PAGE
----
Diabetes risk higher in kids born to women with vitamin B12 deficiency

Deficiency of vitamin B12 in mothers during pregnancy may put their child at greater risk of metabolic problems such as type-2 diabetes, scientists including those of Indian origin have warned.

Researchers at University of Warwick in the UK believe that these findings could lead to a review of current vitamin B12 requirements for pregnant women, whether through an improved diet or supplements.

Vitamin B12 is naturally found in animal products, including fish, meat, poultry, eggs and milk, meaning deficiency is more likely in those following a vegan diet, researchers said.

Previous studies show that mothers with low B12 levels had a higher BMI and were more likely to give birth to babies with low birth weight as well as high cholesterol levels.

These children also had higher insulin resistance in childhood — a risk factor for type-2 diabetes.

Researchers hypothesised that the changes associated with B12 deficiency may be the result of abnormal levels of leptin — the hormone that tells us we are full after eating.

Leptin is produced by our body’s fat cells and its levels rise in response to eating food. Whilst lean diets are associated with normal levels of leptin, obesity causes levels to rise and remain consistently higher than normal.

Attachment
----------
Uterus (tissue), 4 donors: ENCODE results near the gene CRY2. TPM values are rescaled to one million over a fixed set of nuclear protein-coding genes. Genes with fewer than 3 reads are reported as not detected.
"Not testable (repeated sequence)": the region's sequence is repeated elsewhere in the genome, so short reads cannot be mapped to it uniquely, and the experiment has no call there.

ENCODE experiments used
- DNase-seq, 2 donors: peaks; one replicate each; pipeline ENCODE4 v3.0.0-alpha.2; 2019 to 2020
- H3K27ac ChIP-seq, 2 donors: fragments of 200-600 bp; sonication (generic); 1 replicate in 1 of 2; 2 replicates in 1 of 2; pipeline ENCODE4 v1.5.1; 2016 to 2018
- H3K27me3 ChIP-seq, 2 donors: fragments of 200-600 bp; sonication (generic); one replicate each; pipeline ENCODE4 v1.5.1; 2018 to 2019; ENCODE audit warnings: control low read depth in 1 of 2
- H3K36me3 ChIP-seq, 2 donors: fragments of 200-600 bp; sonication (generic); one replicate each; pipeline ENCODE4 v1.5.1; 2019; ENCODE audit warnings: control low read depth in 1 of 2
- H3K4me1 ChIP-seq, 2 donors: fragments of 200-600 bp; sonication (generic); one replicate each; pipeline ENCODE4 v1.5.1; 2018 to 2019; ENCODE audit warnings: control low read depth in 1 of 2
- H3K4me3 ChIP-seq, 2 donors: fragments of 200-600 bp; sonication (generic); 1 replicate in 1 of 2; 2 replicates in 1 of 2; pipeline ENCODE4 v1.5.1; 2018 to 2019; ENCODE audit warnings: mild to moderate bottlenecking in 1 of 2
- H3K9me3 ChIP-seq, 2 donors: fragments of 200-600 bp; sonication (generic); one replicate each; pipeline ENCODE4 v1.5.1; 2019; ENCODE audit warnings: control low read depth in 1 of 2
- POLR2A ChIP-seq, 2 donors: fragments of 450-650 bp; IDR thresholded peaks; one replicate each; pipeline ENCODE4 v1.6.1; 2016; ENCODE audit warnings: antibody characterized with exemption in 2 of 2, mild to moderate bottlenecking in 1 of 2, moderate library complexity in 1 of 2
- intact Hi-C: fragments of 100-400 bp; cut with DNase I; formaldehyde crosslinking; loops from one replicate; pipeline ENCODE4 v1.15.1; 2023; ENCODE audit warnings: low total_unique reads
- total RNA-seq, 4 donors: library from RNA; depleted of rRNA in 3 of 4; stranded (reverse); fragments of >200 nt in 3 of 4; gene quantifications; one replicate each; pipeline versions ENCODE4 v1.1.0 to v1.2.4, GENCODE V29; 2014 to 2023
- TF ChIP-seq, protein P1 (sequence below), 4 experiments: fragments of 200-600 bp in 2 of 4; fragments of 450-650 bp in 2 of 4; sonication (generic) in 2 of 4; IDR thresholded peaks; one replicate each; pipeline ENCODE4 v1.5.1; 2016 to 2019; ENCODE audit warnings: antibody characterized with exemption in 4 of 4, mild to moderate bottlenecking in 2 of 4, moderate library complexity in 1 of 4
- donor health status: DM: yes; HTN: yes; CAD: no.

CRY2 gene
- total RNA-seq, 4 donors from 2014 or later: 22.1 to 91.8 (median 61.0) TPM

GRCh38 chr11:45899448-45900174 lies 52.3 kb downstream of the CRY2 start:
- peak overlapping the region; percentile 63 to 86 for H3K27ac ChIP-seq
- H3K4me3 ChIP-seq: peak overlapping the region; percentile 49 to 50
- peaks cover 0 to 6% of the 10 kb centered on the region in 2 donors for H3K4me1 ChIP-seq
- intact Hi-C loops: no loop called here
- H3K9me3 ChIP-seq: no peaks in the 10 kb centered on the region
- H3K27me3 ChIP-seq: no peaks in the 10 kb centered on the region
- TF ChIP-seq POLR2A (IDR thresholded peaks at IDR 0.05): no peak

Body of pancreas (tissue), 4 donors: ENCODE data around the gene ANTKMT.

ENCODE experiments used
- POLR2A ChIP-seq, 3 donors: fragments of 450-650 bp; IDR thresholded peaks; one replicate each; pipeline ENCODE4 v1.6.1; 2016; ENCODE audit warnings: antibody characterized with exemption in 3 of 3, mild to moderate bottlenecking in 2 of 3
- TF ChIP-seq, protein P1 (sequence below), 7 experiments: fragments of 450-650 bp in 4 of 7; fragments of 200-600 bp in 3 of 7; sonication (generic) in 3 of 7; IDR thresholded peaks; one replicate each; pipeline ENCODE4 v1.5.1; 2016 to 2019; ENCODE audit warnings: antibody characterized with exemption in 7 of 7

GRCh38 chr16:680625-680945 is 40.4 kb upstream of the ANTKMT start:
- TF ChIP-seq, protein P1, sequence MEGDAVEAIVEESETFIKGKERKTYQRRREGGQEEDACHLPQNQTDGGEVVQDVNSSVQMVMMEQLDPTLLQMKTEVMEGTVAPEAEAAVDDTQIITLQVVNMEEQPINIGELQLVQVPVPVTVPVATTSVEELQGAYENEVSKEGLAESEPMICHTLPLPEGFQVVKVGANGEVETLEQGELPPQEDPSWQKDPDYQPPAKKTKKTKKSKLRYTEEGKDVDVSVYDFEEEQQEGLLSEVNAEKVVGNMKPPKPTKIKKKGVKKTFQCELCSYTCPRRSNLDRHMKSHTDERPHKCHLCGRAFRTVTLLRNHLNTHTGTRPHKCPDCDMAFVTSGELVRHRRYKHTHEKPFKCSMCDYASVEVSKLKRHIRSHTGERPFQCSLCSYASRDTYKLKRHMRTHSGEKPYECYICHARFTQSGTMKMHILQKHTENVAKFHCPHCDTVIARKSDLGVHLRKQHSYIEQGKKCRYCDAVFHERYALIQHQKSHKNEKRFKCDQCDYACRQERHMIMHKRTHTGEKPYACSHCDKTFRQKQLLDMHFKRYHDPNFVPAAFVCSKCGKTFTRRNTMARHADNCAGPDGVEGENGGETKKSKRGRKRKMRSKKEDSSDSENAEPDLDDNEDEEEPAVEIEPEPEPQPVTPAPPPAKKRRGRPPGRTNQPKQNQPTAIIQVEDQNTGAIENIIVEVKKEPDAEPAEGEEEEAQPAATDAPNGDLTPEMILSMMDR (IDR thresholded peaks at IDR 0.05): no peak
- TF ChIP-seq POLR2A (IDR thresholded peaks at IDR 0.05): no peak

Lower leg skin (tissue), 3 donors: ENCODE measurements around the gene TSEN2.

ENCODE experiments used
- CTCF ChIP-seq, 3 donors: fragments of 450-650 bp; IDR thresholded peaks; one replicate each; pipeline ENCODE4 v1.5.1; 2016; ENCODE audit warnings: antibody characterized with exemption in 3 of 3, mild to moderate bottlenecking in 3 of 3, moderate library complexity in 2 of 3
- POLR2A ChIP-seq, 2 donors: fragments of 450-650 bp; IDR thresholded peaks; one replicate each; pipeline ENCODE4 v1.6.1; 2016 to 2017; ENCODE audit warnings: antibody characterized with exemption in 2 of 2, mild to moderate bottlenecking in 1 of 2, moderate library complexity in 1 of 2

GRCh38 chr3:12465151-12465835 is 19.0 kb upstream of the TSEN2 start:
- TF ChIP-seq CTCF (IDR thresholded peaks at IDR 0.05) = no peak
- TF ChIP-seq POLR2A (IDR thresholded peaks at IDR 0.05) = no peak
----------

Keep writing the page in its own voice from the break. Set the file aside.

Scientists and doctors therefore see leptin as providing an effective ‘marker’ for body fat.

The researchers found that babies born to mothers with B12 deficiency had higher than normal leptin levels. This suggests that maternal B12 deficiency can adversely programme the leptin gene, changing the levels at which the hormone is produced whilst the foetus grows.

“The nutritional environment provided by the mother can permanently programme the baby’s health,” said Ponusammy Saravanan from University of Warwick.

“We know that children born to under or over nourished mothers are at an increased risk of health problems such as type-2 diabetes, and we also see that maternal B12 deficiency may affect fat metabolism and contribute to this risk,” he said.

“The leptin can increase for two reasons,” said Adaikala Antonysunil from University of Warwick.

“Either low B12 drives fat accumulation in the foetus, and this leads to increased leptin, or the low B12 actually causes chemical changes in the placental genes that produce leptin, making more of the hormone,” said Antonysunil.

“As B12 is involved in methylation reactions in the body which can affect whether genes are turned on and off, we suspect it may be the latter,” Antonysunil said.

 

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